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Around the nation, racial justice educators, leaders, and organizers are holding space for new allies and are also experiencing rapid and exponential growth in followers and readers.

While I remain deeply humbled by your tremendous support, I also realize that this support is an outgrowth of a lynching and the protests happening around the nation. This reality is hard to make space for, but I want to honor my own journey and yours as we move forward.

Personally, I am overwhelmed, tired, angry, sad, and scared. I think a lot of us are. As educators, we have fears about retaliation in the forms of physical violence, swatting, and other terror tactics. As educators with new followers, we recognize that so often during these times, we are viewed as resources rather than human people that deserve kindness and care and respect. As a person in a loving and committed interracial marriage, I am also aware that whenever there is a spotlight on racialized violence, people often feel increasingly bold in saying harmful and often hateful things to me and my husband.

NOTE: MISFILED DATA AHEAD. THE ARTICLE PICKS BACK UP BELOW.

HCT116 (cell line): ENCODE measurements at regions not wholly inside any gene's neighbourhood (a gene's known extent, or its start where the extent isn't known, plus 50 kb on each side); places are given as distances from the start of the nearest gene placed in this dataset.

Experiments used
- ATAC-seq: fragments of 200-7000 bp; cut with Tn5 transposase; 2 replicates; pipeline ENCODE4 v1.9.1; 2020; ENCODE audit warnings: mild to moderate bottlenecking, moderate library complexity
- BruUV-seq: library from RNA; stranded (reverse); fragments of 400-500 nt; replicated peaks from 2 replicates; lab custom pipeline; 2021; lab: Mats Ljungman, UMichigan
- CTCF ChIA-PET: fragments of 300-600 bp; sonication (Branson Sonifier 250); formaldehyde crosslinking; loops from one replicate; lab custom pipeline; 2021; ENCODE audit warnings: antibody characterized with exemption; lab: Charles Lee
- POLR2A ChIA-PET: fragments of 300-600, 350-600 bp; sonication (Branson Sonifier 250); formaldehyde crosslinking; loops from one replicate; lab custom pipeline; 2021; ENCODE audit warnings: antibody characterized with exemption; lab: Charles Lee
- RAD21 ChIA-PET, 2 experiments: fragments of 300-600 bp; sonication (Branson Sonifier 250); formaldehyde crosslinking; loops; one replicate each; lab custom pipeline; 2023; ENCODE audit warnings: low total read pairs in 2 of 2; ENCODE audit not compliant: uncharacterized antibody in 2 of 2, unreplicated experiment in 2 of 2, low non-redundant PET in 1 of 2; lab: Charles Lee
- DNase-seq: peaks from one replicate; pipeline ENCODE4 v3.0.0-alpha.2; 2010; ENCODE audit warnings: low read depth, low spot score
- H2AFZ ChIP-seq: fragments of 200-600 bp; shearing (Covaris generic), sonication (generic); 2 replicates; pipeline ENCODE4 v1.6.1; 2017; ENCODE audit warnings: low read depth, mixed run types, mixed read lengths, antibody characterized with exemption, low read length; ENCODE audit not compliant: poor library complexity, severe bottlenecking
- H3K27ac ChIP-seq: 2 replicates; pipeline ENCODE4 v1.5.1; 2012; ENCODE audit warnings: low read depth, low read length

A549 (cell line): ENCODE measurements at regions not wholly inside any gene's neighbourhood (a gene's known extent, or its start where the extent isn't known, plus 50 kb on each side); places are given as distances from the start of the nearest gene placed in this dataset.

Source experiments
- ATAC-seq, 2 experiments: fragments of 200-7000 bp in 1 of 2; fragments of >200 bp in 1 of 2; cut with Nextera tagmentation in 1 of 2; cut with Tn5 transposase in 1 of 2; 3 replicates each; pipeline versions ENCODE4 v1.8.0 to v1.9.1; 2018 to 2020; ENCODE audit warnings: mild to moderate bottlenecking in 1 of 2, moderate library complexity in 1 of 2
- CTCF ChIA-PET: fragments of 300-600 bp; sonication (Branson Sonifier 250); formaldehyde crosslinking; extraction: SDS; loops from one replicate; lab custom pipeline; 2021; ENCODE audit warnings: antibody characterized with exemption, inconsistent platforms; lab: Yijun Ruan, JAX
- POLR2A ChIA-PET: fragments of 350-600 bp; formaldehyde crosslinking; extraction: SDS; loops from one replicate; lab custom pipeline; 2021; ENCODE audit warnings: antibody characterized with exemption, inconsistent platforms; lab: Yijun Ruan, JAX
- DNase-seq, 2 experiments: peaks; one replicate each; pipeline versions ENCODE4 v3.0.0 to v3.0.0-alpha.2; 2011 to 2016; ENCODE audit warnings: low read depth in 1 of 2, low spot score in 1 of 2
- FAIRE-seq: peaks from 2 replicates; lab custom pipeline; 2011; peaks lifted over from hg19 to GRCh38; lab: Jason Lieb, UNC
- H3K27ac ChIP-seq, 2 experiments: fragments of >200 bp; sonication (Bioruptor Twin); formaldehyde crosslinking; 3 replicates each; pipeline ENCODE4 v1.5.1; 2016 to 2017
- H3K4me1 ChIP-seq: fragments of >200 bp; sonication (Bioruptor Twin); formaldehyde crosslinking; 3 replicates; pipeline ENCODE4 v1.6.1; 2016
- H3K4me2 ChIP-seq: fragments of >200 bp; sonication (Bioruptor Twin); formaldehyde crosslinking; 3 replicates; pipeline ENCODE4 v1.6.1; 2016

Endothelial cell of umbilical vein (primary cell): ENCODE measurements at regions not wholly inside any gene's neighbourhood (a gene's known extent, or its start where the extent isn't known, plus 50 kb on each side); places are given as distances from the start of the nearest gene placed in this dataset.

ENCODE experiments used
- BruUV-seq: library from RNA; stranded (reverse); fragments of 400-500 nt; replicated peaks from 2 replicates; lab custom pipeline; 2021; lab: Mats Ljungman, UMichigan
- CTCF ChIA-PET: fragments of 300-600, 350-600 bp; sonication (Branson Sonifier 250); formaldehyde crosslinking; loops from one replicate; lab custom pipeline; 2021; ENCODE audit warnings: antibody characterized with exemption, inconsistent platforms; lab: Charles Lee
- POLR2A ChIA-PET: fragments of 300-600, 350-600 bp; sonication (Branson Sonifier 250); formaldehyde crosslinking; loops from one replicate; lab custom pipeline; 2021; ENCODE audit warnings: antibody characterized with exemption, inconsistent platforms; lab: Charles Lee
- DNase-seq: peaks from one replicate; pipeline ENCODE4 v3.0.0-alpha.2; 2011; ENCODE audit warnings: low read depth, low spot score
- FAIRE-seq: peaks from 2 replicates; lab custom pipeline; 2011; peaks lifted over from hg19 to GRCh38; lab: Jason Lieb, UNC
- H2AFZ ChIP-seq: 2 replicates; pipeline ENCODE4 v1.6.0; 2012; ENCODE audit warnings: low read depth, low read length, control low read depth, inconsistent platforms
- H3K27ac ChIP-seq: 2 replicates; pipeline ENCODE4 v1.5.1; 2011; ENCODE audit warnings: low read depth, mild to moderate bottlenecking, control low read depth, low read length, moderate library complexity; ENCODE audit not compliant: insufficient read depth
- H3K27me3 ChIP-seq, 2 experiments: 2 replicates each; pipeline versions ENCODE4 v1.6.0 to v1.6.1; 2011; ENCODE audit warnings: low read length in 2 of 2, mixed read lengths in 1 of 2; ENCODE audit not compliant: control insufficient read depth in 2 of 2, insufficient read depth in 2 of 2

I am grateful and so happy to welcome new allies into this space, but I am also increasingly aware that with an influx of followers and support comes the risk of experiencing antiblackness.

That being said, I respectfully ask that if you identify as a white ally and you are sharing my posts, respectfully encourage your friends not to DM me, text me, or email me for free advice.

Instead, ask them to direct their questions to you. There has been an inordinate of Black emotional labor done and the resources are out there. Direct them to my Racial Justice Resources for Educators. Seek out the resources I or my fellow educators have already created. If you have a question – try Googling it or asking another white ally. Lean into one another.

In addition, I humbly ask that if you are using resources created by Black or brown educators to pay them for their work. This is one way we can honor one another – by acknowledging that each other’s work is worthy and valid. If a Black person is asking to be paid for their intellectual and emotional labor, honor their request. Anything else amounts to, in the words of Layla Saad, “the theft of intellectual and emotional labor.”

Love and light,

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